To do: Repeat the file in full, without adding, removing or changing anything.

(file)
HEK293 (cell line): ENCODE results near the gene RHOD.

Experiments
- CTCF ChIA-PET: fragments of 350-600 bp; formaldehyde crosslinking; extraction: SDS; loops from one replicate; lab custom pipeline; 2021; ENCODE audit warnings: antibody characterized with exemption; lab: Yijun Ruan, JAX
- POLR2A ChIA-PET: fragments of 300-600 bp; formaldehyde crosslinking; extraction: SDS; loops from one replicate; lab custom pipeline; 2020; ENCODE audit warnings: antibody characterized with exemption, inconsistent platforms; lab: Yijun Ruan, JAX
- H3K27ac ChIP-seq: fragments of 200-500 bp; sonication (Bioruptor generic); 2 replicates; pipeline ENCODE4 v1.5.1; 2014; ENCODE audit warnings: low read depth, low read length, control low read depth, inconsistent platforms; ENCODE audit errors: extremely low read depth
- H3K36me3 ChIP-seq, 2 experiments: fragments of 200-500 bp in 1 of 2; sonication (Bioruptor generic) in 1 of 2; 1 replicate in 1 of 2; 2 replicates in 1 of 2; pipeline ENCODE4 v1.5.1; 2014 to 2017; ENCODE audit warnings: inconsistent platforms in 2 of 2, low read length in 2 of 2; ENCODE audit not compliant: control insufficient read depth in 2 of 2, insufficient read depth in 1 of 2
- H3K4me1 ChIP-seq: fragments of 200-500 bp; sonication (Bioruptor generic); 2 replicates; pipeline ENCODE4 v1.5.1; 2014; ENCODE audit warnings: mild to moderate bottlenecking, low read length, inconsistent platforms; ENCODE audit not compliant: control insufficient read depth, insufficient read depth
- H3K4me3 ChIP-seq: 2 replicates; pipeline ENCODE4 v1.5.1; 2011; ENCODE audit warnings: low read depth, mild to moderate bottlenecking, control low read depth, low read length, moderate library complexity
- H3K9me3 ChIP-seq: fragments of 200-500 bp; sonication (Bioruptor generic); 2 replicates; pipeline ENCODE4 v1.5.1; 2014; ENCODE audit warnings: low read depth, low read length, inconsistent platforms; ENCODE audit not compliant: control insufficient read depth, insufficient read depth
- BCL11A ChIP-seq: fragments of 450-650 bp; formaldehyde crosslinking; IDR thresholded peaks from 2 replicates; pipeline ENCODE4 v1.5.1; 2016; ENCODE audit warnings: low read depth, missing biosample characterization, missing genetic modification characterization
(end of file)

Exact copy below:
HEK293 (cell line): ENCODE results near the gene RHOD.

Experiments
- CTCF ChIA-PET: fragments of 350-600 bp; formaldehyde crosslinking; extraction: SDS; loops from one replicate; lab custom pipeline; 2021; ENCODE audit warnings: antibody characterized with exemption; lab: Yijun Ruan, JAX
- POLR2A ChIA-PET: fragments of 300-600 bp; formaldehyde crosslinking; extraction: SDS; loops from one replicate; lab custom pipeline; 2020; ENCODE audit warnings: antibody characterized with exemption, inconsistent platforms; lab: Yijun Ruan, JAX
- H3K27ac ChIP-seq: fragments of 200-500 bp; sonication (Bioruptor generic); 2 replicates; pipeline ENCODE4 v1.5.1; 2014; ENCODE audit warnings: low read depth, low read length, control low read depth, inconsistent platforms; ENCODE audit errors: extremely low read depth
- H3K36me3 ChIP-seq, 2 experiments: fragments of 200-500 bp in 1 of 2; sonication (Bioruptor generic) in 1 of 2; 1 replicate in 1 of 2; 2 replicates in 1 of 2; pipeline ENCODE4 v1.5.1; 2014 to 2017; ENCODE audit warnings: inconsistent platforms in 2 of 2, low read length in 2 of 2; ENCODE audit not compliant: control insufficient read depth in 2 of 2, insufficient read depth in 1 of 2
- H3K4me1 ChIP-seq: fragments of 200-500 bp; sonication (Bioruptor generic); 2 replicates; pipeline ENCODE4 v1.5.1; 2014; ENCODE audit warnings: mild to moderate bottlenecking, low read length, inconsistent platforms; ENCODE audit not compliant: control insufficient read depth, insufficient read depth
- H3K4me3 ChIP-seq: 2 replicates; pipeline ENCODE4 v1.5.1; 2011; ENCODE audit warnings: low read depth, mild to moderate bottlenecking, control low read depth, low read length, moderate library complexity
- H3K9me3 ChIP-seq: fragments of 200-500 bp; sonication (Bioruptor generic); 2 replicates; pipeline ENCODE4 v1.5.1; 2014; ENCODE audit warnings: low read depth, low read length, inconsistent platforms; ENCODE audit not compliant: control insufficient read depth, insufficient read depth
- BCL11A ChIP-seq: fragments of 450-650 bp; formaldehyde crosslinking; IDR thresholded peaks from 2 replicates; pipeline ENCODE4 v1.5.1; 2016; ENCODE audit warnings: low read depth, missing biosample characterization, missing genetic modification characterization